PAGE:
Why not have a look at AUP Informant from our very own Bizzel. Then your AUP pops up when people log in and have to accept it. Much better IMO.
We've just updated our AUP and published it to the users (staff Inset session, updated staff handbook, letters to children and parents, published on web site, notices in IT Suites). The letter we sent out includes a tear-off slip confirming that they've read it and will abide by it, however we're having difficulty in getting all the slips back. It has been suggested that I start revoking access, but I'm reluctant to do this as the teachers will be all over me because of the disruption. Am I right in thinking that we don't actually need to get signed forms back, i.e. that merely informing them about it is sufficient?
I would send out another notice to parents with a large and very prominent "This is your final warning, any forms not received will result in your children/s accounts being disabled" and do it on bright coloured paper so they can claim they lost it (eg: fluoro pink) in a stack of paper.
Then once you send it out, wait two weeks and anyone who hasn't, kill their account. Tell anyone that complains where they can find pen and paper and resources such as books!
This is why I suggested using some kind of online AUP so when they login its there. No paper to collect and wade through, if they are using a computer then they accepted the AUP. No one can claim that they lost it or they returned it but you lost it.
How do you get parental consent to this, do you mean they access the website?This is why I suggested using some kind of online AUP so when they login its there.
I'm thinking that, since the users have been informed, they are bound by the terms whether they agree or not. Certainly, we haven't asked staff to sign anything, merely updated the Handbook and spoken to them all about it, so presumably it is the same with the kids (or should I make staff actually sign it?!).
You would also have to make sure any MoTDs/Logon Banners, clearly spell out that its unauthorised access (which they aren't allowed to do) if they don't have the appropriate forms submitted, and that access may be revoked at any time by IT services staff for any reason ect ect.
Last edited by p858snake; 17th November 2009 at 01:46 PM.
Are the updates drastic? If not I would go so far as saying that being informed about the changes is enough. If you have made major changes to the AUP then I dont see any problem about removing access if you need to ask for parental authorisation again for their child to access the internet. But really it should be an SMT decision and not yours? If SMT want to allow or disallow access, your just putting into place what they are requesting and any complaints should be directed to them?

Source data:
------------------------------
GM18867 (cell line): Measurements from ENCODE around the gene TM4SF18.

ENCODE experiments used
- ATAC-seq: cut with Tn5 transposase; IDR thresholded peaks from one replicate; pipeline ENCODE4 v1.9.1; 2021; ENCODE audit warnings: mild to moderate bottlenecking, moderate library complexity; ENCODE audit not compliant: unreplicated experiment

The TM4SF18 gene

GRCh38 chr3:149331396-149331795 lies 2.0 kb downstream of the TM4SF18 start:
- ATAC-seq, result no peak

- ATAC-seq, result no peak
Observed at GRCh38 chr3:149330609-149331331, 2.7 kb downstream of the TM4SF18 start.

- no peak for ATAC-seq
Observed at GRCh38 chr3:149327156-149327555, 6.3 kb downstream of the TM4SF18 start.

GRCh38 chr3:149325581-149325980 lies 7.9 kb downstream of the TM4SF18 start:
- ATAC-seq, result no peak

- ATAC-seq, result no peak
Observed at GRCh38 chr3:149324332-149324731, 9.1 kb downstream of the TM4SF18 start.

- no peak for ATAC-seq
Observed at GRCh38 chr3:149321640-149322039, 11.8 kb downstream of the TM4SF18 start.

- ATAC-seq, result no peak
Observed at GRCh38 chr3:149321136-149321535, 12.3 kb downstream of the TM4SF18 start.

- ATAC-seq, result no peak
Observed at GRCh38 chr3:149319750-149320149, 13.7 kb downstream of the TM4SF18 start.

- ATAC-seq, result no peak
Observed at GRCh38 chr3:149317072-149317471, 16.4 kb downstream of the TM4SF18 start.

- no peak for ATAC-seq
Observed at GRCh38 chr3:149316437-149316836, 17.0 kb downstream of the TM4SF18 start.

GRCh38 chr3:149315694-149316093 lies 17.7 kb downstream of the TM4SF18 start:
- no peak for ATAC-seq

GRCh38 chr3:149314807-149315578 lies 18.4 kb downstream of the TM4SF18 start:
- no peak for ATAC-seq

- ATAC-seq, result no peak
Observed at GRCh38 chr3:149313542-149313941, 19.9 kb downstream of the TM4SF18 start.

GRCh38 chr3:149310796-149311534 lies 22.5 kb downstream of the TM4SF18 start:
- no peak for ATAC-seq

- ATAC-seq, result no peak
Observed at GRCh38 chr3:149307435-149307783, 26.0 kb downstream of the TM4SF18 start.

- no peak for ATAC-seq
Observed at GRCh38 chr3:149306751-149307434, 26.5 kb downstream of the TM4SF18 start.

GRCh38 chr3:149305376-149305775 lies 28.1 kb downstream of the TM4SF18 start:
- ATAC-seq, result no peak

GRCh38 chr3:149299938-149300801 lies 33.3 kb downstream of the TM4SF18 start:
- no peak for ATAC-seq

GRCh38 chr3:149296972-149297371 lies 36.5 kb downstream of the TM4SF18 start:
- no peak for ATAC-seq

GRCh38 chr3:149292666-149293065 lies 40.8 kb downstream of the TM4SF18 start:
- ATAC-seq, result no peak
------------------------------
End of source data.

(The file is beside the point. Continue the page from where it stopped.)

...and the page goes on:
The changes are fairly major. The previous one only really covered Internet use, whereas the new one covers all aspects of the IT systems. Also, the new one spells out that IT Support (and anyone else at the School's discretion) can see the contents of people's MyDocs folders, plus network and Internet activity reports.
You're correct that it is ultimately SLT's decision, but part of my job is to advise them in their decision-making process. SLT don't want to revoke access if it can be helped, but are willing to do so if necessary. I am trying to work out if it is actually necessary.
I would say that if you have already sent letters out stating that you needed parental permission to continue to use the system you already have your answer. If it was to say that they were aware of the changes I would do what others have suggested and just have a popup when they log on which states they are aggreing to the conditions by continuing to use your network.
New group policy item - fluorescent pink giant unchangeable My Little Pony wallpaper for boys who haven't returned AUP forms, equivalent for girls - sit back and watch the papers reappear!
I would look at using "opt out" instead of opt in. This way you don't need to disable anyone unless specifically requested. And to get round the "we didn't see any letter" issue, make sure it's published on your website, with a big sign somewhere saying that this is so. And, assuming you've got Parents' Evenings coming soon, put A3 copies of the letter on boards at the entrance.
It all comes down to symantics then. The tear-off reads as follows:
Originally Posted by pupil sectionSo, the parents are giving permission for the children to use the network, but one could argue that this isn't actually a pre-requisite of use, i.e. permission to use school equipment is assumed, just like they don't specifically give permission for the child to use the toilets, sports equipment, etc.Originally Posted by parent section
I wonder if we've inadvertently shot ourselves in the foot by the inclusion of "give permission". I will amend the form ahead of next year's intake :-)
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